“After Bill had been spliced a while and had been shot two or three times, his better half got him to quit and go down to violet springs, Oklahoma and buy a grocery. The idea of Bill Carr a-selling peas, and corn, and taters, like a common clerk!” and old Jim wiped his mouth and squinted up his eyes to show his utter contempt for such a proceeding. “Es I was a-saying, Bill turned clerk, but he didn’t like it, and neither did the boys. Arter a little a papoose was born, and then Bill was happy. At this time Bill Dalton and Bill Cook and other tough gangs was a cavorting around, and I often said that if Bill Carr hadn’t got married and settled down he’d made them fellers hard to ketch. Sure enough, Bill got into it last Spring year ago. Course you seen it in all the papers. Marshal Nix dun heered that Bill Dalton was down near Violet Springs, so he sends Carr a warrant for him and Slaughter Kid. Bill felt just like getting into the harness again. One afternoon along comes two galoots on horseback. Bill seen ’em a-coming and watched them hitch their horses to the old rack. His wife and kid were in the store when they came in and eyed Bill.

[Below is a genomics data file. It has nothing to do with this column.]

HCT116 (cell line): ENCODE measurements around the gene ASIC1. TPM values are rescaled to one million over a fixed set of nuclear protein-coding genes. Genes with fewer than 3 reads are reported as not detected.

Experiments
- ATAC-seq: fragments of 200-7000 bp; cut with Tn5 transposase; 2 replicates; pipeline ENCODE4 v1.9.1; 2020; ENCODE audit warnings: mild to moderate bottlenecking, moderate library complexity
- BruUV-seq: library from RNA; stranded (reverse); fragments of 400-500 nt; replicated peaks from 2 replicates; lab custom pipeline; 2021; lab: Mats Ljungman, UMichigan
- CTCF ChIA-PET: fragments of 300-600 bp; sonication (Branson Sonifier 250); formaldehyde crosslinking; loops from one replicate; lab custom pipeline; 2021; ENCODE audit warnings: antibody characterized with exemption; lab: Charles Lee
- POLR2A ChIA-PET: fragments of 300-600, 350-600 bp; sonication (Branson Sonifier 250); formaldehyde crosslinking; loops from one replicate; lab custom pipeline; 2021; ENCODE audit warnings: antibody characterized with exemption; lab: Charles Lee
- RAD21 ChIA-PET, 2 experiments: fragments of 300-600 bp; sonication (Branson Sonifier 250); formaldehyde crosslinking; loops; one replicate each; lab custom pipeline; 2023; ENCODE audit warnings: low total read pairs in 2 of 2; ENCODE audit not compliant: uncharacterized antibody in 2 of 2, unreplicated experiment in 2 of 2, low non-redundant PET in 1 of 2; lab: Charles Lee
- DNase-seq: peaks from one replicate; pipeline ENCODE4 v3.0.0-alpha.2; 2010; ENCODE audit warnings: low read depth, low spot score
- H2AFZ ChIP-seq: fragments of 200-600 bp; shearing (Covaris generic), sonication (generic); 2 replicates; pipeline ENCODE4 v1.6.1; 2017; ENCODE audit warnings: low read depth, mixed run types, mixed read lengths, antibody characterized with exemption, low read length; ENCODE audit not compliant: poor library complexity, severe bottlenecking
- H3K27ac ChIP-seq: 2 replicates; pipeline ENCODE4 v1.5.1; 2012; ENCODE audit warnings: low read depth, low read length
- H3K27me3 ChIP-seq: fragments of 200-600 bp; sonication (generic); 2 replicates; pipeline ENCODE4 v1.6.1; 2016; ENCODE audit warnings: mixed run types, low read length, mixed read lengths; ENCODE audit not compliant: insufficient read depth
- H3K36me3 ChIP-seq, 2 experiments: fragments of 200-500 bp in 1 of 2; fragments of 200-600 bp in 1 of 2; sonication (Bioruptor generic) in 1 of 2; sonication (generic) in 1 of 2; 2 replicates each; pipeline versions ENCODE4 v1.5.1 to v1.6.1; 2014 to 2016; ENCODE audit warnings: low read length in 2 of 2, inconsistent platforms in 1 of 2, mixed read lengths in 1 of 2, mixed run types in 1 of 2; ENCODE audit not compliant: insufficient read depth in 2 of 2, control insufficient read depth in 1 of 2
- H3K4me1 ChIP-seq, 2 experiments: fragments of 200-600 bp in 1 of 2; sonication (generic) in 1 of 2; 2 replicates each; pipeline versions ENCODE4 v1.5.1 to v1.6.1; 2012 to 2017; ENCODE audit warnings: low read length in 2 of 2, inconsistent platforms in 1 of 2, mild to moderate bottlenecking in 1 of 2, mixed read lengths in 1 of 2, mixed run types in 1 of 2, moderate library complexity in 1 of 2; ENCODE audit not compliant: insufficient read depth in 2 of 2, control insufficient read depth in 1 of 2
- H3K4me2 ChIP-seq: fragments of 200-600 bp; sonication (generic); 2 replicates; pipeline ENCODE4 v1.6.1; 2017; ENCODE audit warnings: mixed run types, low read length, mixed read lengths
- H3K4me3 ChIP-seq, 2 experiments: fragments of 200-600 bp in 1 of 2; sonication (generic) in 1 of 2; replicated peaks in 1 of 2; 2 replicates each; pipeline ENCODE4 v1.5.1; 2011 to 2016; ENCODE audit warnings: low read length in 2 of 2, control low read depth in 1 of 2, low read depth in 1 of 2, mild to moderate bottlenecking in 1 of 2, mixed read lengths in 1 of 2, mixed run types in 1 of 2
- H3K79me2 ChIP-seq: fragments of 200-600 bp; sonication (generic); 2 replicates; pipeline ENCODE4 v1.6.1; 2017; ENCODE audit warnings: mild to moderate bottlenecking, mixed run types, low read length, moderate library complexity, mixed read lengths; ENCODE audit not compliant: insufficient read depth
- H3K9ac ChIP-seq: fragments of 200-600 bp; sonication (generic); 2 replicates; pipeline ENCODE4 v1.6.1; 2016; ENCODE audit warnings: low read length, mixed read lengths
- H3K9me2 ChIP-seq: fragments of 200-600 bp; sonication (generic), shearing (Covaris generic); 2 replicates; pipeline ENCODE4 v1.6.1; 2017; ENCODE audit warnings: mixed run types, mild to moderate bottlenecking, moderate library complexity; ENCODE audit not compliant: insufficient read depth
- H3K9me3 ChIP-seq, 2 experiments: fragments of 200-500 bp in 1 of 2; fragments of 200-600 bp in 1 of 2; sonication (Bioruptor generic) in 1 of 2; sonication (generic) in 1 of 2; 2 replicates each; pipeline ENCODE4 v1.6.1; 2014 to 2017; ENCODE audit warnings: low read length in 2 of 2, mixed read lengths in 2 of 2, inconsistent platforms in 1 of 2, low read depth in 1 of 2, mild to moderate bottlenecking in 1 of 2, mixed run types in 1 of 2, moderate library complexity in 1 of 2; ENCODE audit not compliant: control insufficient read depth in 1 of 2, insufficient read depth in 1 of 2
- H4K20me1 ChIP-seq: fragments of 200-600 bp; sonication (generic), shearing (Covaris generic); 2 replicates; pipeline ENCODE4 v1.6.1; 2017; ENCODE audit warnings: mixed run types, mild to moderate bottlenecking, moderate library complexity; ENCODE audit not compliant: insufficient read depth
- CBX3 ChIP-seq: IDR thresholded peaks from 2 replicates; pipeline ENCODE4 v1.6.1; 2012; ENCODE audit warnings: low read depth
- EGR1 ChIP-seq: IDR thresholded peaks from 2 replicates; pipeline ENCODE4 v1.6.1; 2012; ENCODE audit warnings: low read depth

“‘Be you Bill Carr?’ asked on of the chaps.
“‘Recon I be,’ said Bill, bold as brass, as he slid along the counter toward a six-shooter. ‘Who be you’ns?’
“‘I’m Bill Dalton, and this is Slaughter Kid,’ said one of the strangers. ‘Head you’d a warrant for us and thought we’d come in,’ with a laugh.
“‘Yes, she is red-hot and still a hottin,’ said Bill, as he raised his gun. Just then his two-year-old kid run in atween them and his wife run in arter it. This spoiled Bill’s aim, and afore he could pull a second time the two geisers begin to bore holes in him. But he was game and drove ’em out arter they had shot him three times. They got on their horses and escaped, but poor Bill lay about dead on the floor. When the outlaws heered that Bill wasn’t dead they threatened to finish the works, so a lot of the boys from Oklahoma City went down and guarded his house till he got better. Shortly after this Dalton was killed. when Bill got well he sold out his grocery and since then he’s making it hot for the balance of the gang. Someone shot him last week during the Rogers fight, but they can’t kill Bill Carr,” and old Jim took a drink with a tenderfoot and went off up to the Clifton House to see how the “King of the Chickasaw Country” was getting along.